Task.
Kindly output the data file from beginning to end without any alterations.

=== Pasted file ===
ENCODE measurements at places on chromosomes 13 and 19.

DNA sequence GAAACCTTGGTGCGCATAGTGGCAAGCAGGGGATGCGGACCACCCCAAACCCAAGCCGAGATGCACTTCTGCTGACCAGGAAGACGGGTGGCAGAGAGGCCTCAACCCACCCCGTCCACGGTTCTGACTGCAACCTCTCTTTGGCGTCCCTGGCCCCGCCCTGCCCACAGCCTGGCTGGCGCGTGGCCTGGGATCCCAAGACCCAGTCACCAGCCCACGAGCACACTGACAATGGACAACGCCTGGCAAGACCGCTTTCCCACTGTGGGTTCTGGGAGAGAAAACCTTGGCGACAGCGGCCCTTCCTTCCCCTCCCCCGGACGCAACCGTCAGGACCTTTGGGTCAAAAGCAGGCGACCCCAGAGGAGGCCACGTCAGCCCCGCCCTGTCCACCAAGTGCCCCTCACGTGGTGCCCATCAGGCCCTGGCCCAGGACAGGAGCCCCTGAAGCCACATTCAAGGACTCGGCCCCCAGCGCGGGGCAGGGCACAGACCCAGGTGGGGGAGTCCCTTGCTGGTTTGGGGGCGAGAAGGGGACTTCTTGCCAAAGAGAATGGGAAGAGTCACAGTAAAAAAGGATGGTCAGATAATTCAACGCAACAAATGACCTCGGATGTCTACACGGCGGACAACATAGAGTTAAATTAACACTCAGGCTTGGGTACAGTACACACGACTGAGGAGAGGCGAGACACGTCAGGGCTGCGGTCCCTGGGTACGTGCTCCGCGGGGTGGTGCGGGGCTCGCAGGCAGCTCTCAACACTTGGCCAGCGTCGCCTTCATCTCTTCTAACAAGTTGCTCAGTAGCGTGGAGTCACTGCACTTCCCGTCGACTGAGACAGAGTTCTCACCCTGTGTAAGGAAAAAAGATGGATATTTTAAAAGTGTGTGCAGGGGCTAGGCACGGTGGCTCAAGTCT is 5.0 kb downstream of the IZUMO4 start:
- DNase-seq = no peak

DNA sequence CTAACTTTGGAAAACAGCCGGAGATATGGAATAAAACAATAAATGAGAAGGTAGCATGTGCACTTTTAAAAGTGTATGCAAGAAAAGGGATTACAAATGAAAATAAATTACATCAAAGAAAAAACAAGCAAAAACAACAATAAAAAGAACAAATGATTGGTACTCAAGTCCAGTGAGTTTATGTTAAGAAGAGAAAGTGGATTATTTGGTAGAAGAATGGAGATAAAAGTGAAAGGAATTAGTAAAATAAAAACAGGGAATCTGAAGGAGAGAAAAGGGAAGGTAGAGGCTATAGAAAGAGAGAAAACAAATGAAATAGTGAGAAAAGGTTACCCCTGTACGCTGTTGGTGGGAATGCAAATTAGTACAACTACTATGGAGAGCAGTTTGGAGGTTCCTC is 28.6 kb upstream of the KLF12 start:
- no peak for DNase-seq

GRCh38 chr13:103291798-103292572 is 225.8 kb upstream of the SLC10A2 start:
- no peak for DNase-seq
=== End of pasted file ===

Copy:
ENCODE measurements at places on chromosomes 13 and 19.

DNA sequence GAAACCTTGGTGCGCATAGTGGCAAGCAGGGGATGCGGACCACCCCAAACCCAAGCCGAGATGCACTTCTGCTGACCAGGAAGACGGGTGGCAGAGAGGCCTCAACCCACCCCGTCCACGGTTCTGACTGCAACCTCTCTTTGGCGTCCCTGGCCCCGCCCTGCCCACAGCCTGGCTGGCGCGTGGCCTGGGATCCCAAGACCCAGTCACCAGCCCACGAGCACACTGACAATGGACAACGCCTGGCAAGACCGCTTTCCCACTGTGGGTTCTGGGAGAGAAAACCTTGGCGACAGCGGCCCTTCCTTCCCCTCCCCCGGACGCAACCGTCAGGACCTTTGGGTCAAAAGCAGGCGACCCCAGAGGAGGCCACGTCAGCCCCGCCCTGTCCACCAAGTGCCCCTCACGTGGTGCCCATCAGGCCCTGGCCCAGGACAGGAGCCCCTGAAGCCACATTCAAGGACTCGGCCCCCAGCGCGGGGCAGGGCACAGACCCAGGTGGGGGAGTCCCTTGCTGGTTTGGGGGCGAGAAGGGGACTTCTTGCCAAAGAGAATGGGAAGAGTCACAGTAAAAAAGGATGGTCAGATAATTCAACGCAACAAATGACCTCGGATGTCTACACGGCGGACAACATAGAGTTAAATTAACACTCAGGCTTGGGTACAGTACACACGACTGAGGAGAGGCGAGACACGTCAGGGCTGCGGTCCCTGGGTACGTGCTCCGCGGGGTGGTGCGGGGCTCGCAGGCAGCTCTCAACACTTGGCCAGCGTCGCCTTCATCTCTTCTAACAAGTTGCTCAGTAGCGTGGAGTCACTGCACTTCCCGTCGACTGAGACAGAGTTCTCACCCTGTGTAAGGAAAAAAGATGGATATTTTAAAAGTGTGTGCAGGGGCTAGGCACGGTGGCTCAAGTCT is 5.0 kb downstream of the IZUMO4 start:
- DNase-seq = no peak

DNA sequence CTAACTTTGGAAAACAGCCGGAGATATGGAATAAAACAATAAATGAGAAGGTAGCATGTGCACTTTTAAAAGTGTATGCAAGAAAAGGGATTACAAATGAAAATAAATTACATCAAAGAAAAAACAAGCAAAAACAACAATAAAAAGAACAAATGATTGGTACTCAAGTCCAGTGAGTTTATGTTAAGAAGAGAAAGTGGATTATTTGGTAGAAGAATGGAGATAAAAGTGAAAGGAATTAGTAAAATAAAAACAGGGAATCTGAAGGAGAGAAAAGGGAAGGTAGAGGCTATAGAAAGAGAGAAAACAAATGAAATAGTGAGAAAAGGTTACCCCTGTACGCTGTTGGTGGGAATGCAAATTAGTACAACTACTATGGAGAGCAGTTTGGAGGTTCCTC is 28.6 kb upstream of the KLF12 start:
- no peak for DNase-seq

GRCh38 chr13:103291798-103292572 is 225.8 kb upstream of the SLC10A2 start:
- no peak for DNase-seq